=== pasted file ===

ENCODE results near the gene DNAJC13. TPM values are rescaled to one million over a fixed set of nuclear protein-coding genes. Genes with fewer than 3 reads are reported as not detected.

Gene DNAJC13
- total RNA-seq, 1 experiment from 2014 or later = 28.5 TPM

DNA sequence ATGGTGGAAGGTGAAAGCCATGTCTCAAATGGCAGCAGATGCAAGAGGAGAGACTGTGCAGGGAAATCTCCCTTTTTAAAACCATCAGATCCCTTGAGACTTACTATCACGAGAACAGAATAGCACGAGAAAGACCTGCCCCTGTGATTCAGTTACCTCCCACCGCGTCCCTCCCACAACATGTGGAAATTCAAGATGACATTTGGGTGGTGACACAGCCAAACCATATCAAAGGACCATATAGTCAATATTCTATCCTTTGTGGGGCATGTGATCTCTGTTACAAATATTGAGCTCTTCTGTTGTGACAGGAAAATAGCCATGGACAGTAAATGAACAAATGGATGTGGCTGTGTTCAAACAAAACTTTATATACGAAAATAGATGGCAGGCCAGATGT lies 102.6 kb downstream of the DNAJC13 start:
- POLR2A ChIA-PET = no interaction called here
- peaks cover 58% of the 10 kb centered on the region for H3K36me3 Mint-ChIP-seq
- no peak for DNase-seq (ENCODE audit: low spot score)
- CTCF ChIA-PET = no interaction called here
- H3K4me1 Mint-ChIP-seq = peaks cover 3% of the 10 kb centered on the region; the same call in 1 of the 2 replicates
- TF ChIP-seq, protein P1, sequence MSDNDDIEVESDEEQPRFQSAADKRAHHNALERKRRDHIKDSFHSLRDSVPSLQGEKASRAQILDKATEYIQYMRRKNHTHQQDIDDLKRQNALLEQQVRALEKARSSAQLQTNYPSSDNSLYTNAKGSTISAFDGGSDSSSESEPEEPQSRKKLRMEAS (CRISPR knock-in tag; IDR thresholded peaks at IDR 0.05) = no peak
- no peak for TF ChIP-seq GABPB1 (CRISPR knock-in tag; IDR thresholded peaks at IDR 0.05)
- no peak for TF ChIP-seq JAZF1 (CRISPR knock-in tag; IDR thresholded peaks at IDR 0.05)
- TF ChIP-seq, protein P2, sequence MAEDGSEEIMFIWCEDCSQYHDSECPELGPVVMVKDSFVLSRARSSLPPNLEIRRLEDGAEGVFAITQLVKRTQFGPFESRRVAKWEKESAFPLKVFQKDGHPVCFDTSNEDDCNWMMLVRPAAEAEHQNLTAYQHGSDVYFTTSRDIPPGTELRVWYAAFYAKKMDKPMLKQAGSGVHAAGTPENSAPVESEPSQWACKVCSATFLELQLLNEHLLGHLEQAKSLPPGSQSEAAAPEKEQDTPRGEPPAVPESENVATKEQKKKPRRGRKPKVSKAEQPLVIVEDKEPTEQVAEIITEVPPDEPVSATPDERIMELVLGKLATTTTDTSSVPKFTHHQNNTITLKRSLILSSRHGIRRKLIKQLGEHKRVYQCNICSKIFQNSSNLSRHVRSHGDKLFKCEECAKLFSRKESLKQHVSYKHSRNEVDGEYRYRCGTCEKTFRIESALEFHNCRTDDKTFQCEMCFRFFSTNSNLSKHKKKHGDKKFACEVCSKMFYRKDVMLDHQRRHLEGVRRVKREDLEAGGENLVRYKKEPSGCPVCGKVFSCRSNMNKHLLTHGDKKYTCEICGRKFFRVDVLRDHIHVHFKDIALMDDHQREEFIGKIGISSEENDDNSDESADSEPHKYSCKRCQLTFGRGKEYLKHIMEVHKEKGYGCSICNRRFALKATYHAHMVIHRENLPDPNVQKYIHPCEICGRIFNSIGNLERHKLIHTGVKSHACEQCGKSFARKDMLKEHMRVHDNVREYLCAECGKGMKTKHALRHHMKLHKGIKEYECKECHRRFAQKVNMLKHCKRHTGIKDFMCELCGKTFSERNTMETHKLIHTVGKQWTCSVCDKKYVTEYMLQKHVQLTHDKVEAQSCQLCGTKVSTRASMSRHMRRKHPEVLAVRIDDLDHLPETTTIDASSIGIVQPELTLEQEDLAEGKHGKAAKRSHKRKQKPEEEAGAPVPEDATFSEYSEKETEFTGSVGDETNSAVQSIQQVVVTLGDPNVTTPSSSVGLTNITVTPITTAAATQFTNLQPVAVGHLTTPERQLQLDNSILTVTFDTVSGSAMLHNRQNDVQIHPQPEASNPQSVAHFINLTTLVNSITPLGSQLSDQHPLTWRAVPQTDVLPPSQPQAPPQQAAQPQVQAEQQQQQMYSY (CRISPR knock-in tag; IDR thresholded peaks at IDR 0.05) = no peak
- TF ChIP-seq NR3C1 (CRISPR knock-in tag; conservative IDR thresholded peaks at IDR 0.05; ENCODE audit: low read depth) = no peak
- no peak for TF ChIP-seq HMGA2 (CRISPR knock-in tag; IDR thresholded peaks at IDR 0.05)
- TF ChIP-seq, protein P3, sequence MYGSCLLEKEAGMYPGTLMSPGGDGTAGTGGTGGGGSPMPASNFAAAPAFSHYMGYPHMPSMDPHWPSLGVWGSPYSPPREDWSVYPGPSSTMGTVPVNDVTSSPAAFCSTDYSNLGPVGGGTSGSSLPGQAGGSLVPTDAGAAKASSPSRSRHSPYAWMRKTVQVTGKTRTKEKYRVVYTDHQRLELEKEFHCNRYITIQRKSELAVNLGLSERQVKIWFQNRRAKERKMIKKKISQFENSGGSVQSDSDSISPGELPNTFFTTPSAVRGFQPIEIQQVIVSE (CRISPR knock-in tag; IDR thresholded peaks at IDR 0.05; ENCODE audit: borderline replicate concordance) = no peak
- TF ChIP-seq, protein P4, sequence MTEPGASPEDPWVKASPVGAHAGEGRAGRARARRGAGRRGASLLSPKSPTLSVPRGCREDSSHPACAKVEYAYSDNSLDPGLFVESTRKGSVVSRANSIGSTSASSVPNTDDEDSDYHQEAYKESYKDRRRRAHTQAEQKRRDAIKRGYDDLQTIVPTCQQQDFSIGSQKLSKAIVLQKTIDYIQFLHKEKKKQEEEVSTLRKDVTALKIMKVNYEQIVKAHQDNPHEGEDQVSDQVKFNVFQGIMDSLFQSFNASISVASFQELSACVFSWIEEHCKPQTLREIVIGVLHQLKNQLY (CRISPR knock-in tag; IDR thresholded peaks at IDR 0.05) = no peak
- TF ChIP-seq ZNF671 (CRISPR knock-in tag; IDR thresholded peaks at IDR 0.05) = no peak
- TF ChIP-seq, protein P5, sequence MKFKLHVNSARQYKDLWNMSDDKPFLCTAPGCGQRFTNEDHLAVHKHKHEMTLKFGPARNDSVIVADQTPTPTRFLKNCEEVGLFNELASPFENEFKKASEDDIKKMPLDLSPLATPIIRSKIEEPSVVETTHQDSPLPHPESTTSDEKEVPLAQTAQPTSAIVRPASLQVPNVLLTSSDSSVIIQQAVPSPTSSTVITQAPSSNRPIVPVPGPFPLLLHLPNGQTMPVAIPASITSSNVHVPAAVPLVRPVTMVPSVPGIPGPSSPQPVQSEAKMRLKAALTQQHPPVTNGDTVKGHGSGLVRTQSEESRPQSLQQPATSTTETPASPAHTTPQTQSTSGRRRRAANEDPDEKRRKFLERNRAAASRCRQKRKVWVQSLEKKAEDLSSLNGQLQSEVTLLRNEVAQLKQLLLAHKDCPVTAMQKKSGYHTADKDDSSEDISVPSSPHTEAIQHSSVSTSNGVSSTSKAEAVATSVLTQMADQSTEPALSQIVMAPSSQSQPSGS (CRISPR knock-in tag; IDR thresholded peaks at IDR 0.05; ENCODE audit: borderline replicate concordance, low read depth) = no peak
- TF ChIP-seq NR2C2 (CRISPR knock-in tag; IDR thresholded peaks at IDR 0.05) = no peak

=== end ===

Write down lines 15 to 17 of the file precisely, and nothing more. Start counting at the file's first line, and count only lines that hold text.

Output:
- no peak for TF ChIP-seq HMGA2 (CRISPR knock-in tag; IDR thresholded peaks at IDR 0.05)
- TF ChIP-seq, protein P3, sequence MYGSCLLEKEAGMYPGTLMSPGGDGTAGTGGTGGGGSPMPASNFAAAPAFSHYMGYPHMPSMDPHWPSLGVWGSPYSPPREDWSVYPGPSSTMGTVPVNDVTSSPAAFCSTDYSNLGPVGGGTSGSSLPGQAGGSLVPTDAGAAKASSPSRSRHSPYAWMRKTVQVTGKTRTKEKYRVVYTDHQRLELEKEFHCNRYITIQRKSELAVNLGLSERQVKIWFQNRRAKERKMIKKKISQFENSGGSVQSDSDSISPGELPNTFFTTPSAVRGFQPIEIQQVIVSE (CRISPR knock-in tag; IDR thresholded peaks at IDR 0.05; ENCODE audit: borderline replicate concordance) = no peak
- TF ChIP-seq, protein P4, sequence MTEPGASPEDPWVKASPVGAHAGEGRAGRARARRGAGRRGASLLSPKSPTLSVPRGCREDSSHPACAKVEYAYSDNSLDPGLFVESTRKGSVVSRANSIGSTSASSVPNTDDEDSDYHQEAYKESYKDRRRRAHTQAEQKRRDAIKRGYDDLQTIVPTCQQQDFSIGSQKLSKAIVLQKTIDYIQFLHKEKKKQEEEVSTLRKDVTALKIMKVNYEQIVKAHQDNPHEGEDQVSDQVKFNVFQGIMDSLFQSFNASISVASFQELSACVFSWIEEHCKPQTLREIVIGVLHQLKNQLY (CRISPR knock-in tag; IDR thresholded peaks at IDR 0.05) = no peak